Surgical Treatment for Hemophilic Pseudotumor: Twenty-three Cases with an Average Follow-up of 5 Years

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Abstract

Background:

Hemophilic pseudotumor (HPT) is a rare disease with many challenges. Only a few reports on surgical treatment for HPT have been published.

Methods:

The cases of 23 patients with HPT who had surgical treatment from July 1996 to December 2014 were retrospectively reviewed. Demographic data, blood loss and transfusion during surgery, outcomes, and complications after surgery were analyzed.

Results:

Eleven patients underwent HPT resection; 4 underwent HPT excision, allograft transplantation, and absorbable screw fixation; 3 had HPT resection and metallic internal fixation; 2 had HPT resection, autogenous fibular grafting, and absorbable screw fixation; 2 underwent curettage and bone-grafting; and 1 patient received above-the-knee amputation. The average age (and standard deviation) of the patients at the time of surgery was 31.9 ± 12.8 years (range, 6 to 54 years) with an average follow-up of 5.3 ± 4.7 years (range, 1.1 to 19.6 years). The median duration of the surgery was 157 minutes (range, 90 to 315 minutes). The median amount of blood loss during surgery was 800 mL (range, 100 to 4,000 mL). Three patients (13%) had a postoperative infection, 2 (8.7%) had recurrence of HPT, and another 2 patients had fracture nonunion.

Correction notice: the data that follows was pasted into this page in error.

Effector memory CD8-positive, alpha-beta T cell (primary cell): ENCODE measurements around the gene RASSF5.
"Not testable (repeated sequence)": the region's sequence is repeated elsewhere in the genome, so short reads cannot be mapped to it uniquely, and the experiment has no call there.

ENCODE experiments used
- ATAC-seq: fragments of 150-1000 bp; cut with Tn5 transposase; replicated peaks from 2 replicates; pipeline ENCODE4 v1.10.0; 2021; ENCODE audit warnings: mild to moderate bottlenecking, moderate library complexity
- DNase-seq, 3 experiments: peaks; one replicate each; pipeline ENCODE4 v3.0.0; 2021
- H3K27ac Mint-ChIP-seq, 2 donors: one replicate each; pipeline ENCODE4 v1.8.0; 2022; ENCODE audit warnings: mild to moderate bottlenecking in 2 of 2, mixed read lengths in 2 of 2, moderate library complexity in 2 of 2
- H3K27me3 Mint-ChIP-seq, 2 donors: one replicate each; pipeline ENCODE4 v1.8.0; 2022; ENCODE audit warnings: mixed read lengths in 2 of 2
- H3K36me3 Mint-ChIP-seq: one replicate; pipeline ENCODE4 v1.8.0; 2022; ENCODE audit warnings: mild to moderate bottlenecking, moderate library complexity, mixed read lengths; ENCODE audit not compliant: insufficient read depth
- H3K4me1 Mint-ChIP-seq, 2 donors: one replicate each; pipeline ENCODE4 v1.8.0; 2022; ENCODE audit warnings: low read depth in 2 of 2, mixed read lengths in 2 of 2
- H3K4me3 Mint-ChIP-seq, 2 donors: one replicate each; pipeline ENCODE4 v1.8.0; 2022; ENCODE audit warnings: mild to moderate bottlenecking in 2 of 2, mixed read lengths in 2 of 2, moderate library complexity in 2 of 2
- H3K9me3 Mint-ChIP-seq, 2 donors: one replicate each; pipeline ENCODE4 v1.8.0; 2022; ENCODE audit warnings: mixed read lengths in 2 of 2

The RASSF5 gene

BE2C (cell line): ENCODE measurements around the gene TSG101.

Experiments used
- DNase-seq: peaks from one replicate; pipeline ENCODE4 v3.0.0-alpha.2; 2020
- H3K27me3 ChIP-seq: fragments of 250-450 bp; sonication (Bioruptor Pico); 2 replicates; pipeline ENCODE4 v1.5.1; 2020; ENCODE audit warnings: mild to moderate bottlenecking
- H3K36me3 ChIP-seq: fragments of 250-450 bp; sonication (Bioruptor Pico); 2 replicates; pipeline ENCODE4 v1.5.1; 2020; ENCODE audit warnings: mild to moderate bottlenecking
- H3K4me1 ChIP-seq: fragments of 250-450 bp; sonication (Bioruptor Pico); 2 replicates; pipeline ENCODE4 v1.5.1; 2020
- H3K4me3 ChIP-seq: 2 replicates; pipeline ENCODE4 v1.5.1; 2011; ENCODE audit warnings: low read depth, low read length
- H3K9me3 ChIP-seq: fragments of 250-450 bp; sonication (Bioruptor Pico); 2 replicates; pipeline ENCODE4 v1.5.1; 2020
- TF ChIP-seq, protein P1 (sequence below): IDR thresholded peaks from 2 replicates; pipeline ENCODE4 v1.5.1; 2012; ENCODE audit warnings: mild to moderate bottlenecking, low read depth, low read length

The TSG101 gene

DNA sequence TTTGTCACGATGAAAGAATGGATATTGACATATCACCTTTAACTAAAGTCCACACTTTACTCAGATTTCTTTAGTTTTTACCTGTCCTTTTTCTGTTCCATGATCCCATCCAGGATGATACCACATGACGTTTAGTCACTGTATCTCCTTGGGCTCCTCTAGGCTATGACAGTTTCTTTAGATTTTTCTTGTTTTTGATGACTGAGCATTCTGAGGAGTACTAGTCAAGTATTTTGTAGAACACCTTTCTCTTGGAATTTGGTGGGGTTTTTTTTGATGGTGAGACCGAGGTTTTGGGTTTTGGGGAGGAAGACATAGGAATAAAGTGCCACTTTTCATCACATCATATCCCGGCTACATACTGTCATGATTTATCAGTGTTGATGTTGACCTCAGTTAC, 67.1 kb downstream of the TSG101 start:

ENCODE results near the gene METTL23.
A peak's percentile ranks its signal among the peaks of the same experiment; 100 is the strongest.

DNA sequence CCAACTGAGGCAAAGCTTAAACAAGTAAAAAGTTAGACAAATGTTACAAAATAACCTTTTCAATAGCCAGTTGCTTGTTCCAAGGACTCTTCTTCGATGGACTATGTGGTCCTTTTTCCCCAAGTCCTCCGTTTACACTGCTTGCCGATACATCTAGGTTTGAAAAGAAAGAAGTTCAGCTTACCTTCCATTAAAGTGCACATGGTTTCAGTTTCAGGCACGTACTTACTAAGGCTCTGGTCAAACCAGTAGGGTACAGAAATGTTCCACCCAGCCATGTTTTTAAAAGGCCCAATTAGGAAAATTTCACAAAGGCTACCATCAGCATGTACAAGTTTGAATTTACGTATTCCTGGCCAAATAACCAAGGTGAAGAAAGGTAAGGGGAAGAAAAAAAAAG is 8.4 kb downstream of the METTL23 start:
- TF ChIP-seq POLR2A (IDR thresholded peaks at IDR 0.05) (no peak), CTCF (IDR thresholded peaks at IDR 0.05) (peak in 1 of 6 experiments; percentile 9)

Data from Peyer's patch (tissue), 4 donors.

Conclusions:

Surgical treatment of HPT with a modified protocol of coagulation factor replacement is safe and effective. It should be recommended for patients with HPT who have progressive enlargement of the mass, recurrent and massive bleeding, spontaneous perforation, bone erosion, or compression of surrounding tissues or who have had failure of conservative treatment.

Level of Evidence:

Therapeutic Level IV. See Instructions for Authors for a complete description of levels of evidence.

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